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When I added Cameco (CCJ), the big Canadian uranium producer, to my Jubak Picks Portfolio on February 22, 2023, I argued that plans by China and India to burn more coal, despite a potentially catastrophic increase in global temperatures, meant that the world would have to put plans to phase out nuclear power on hold. And that a world desperate to avoid the worst climate outcomes would lead to a revived nuclear power industry–and higher uranium sales for Cameco.

Now California has provided a roadmap for exactly how and why this will happen. On Tuesday, the California Energy Commission approved a staff analysis recommending the state extend the operation of the Diablo Canyon Power Plant through 2030 to ensure electricity grid reliability. Officials said a key factor was the data showing California risks energy supply shortfalls during extreme weather events driven by climate change. State legislation requires the CEC to determine the need to extend Diablo Canyon’s license beyond its expiration in 2025. In January 2018, the California Public Utilities Commission approved a proposal by Pacific Gas & Electric, Diablo Canyon’s owner, to retire Unit 1 in 2024 and Unit 2 the following year.

Diablo Canyon supplies about 17% of California’s zero-carbon electricity and 9% of total electricity, according to the CEC.

“As California confronts a rapidly changing climate, extraordinary heat events and record energy demand are becoming increasingly ordinary,” said CEC Vice Chair Siva Gunda. “The state needs to keep all options on the table to protect public health and safety.” That includes maintaining Diablo Canyon’s operations to support reliability statewide in the near term, with an extension allowing more time for additional clean energy projects to come online, he said. The CEC cited an all-time high peak load of 52,061 megawatts on September 6 during a record-breaking 10-day heat wave. That level is nearly 2,000 megawatts higher than the previous record.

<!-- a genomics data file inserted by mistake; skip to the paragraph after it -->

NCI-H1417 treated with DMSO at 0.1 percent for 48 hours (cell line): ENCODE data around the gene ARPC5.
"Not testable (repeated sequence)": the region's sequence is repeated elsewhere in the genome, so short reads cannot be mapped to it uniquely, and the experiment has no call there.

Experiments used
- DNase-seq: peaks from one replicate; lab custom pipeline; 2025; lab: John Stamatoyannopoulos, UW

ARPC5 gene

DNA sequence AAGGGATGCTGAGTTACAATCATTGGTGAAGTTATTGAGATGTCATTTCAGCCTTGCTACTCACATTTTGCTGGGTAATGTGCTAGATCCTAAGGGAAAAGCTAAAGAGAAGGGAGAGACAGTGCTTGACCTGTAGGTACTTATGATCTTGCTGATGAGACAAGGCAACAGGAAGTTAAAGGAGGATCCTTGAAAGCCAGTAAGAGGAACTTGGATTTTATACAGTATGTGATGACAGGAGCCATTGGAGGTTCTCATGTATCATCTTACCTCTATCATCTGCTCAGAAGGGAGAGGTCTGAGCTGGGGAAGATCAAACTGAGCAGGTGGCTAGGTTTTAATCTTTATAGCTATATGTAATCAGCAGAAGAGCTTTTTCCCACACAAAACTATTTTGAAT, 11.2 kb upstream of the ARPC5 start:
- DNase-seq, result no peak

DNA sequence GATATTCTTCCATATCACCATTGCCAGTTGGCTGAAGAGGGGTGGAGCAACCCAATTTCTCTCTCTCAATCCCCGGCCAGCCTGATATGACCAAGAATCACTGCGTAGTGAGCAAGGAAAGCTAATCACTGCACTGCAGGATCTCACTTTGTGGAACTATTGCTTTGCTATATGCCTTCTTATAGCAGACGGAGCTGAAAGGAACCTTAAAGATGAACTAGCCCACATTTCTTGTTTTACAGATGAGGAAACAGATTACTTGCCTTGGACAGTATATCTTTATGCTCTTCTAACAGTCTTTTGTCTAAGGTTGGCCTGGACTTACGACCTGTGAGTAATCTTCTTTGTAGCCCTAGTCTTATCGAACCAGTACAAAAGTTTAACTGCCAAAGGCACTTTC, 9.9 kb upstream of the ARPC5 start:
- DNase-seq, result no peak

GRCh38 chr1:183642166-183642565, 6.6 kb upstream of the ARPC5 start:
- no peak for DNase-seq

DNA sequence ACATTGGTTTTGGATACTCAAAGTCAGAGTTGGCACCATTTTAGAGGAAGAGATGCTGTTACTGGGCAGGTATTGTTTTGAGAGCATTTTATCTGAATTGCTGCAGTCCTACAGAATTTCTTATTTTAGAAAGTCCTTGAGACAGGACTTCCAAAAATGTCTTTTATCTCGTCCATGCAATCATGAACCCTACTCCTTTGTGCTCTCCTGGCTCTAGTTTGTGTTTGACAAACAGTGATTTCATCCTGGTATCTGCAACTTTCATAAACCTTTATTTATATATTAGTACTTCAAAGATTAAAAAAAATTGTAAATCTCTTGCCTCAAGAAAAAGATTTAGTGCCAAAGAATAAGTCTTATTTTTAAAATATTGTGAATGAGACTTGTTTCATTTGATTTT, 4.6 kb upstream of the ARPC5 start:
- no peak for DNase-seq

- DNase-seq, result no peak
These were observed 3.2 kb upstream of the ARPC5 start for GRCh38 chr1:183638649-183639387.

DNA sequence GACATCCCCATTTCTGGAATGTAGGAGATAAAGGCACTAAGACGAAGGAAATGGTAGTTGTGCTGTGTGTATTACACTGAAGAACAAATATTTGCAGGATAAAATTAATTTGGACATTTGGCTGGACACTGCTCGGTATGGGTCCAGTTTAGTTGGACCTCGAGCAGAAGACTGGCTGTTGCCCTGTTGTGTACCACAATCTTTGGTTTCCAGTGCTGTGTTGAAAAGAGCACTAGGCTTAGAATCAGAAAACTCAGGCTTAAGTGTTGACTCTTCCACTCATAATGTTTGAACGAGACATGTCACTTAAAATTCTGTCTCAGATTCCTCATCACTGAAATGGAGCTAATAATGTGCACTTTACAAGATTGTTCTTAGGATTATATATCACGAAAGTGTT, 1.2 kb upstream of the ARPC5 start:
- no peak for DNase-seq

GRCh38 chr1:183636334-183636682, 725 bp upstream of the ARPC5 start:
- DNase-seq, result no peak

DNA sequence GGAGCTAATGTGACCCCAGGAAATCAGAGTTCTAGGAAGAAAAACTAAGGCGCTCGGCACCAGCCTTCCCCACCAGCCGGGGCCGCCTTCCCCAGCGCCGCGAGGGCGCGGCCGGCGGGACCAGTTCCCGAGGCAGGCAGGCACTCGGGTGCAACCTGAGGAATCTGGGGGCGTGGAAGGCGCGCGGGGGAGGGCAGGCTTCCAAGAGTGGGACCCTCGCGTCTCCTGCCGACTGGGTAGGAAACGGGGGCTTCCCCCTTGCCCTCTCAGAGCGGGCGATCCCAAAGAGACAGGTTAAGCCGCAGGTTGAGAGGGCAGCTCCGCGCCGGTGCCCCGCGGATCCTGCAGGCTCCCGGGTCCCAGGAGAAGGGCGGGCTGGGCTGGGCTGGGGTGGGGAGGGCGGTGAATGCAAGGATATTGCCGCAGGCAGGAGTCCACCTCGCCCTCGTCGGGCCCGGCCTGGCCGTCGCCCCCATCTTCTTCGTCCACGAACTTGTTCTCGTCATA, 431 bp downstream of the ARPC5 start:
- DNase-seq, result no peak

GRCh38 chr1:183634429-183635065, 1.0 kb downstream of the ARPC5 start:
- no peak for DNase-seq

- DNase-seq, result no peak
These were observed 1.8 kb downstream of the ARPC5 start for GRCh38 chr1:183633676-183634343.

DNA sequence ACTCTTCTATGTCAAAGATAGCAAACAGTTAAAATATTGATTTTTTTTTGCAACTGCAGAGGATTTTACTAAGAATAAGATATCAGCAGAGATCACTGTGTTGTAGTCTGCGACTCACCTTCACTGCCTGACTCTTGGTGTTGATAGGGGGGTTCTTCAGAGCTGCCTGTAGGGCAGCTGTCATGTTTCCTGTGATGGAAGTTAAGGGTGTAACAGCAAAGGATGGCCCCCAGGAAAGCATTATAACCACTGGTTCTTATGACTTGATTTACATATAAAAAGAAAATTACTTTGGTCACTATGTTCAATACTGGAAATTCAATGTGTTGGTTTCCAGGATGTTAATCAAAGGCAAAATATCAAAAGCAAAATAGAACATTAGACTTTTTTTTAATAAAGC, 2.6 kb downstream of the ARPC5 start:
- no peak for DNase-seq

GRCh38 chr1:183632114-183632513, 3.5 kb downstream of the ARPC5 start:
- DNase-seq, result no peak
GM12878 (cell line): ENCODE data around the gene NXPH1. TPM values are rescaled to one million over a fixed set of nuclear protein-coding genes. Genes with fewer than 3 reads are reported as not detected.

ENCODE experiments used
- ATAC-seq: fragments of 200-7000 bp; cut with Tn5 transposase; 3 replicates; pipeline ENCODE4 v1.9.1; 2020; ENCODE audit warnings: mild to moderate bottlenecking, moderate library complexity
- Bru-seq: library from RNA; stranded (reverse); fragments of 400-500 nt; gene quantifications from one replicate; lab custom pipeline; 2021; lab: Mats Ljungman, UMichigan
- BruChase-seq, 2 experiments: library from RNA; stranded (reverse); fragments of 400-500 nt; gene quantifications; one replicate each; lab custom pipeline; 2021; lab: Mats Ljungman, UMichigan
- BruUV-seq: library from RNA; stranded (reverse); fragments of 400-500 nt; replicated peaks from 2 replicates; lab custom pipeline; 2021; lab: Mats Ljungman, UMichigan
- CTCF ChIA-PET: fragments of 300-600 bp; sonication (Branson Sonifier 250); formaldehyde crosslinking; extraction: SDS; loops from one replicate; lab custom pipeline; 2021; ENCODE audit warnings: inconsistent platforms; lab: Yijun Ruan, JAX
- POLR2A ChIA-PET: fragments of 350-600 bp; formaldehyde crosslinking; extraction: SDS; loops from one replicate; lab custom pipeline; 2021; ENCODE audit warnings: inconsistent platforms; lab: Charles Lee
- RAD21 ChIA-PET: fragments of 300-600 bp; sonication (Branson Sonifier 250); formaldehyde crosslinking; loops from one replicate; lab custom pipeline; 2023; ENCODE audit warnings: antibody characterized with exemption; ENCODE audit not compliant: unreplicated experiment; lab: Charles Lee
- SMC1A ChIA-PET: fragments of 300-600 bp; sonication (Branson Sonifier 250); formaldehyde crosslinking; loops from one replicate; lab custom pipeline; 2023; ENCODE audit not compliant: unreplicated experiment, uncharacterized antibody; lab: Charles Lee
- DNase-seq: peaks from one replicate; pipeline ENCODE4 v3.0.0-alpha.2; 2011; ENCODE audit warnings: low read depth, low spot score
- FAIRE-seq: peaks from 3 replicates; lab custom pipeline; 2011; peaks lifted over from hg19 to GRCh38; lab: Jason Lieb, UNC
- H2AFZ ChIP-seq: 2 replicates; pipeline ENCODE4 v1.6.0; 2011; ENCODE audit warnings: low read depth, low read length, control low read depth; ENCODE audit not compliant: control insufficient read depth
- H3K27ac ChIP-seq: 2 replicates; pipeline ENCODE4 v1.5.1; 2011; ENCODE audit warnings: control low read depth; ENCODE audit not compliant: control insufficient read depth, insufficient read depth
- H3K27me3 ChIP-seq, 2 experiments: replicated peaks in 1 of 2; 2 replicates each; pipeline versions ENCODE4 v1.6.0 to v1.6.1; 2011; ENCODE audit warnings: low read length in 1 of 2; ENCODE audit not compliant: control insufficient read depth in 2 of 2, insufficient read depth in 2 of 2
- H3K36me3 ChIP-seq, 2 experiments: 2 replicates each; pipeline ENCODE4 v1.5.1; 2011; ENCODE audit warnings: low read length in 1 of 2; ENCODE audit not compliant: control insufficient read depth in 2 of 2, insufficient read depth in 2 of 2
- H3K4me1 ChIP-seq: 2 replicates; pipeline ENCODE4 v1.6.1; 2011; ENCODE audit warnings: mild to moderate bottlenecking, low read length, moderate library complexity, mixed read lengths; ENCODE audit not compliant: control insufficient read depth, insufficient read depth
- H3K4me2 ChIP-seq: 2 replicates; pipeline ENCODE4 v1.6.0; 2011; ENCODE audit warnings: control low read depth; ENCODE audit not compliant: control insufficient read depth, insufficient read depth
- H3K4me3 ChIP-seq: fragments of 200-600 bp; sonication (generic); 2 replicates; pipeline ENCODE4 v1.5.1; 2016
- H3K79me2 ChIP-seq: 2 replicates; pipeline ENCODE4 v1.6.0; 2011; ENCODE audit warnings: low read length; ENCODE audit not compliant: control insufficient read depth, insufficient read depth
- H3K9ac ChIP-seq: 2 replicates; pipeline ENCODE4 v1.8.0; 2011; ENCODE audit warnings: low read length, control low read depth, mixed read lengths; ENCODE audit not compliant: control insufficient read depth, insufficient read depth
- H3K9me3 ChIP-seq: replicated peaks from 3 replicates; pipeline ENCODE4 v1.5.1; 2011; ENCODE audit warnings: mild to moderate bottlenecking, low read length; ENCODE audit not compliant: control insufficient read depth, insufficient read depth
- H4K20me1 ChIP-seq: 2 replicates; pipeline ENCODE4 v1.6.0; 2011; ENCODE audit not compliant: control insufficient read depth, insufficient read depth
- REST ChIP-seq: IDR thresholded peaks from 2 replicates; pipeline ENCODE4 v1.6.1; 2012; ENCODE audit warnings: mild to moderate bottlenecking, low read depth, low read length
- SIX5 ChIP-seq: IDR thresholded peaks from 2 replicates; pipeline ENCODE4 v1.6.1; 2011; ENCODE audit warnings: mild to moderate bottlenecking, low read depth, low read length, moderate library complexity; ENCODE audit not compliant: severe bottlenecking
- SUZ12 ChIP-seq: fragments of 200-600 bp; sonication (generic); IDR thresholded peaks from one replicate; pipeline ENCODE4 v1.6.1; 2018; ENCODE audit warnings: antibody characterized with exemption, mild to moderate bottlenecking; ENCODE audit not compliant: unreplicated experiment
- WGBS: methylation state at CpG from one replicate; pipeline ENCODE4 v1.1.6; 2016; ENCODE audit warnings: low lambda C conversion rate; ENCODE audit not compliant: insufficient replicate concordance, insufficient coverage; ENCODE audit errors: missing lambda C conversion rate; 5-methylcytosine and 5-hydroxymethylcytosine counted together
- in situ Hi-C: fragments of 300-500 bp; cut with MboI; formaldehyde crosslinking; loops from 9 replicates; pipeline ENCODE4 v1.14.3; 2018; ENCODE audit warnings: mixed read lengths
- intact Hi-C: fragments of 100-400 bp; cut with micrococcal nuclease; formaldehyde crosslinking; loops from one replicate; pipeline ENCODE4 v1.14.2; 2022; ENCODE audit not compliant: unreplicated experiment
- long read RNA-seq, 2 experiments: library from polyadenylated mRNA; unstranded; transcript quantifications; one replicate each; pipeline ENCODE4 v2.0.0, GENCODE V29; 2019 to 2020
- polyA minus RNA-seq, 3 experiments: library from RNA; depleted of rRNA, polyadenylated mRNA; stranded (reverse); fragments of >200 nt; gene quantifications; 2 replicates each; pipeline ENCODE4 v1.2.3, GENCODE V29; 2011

In January the U.S. Nuclear Regulatory Commission rejected a request from Pacific Gas & Electric to resume its review of the license renewal application for the 2.2-GW Diablo Canyon plant the utility filed in 2009. The agency told the utility that going back to that application, which PG&E withdrew in 2018 after California opted to retire the nuclear plant by 2025, would “not be consistent with our regulations.” PG&E intends to submit a new application by the end of 2023, a utility spokesperson said then.

My position in Cameco is up 4.86% as of the close on March 3.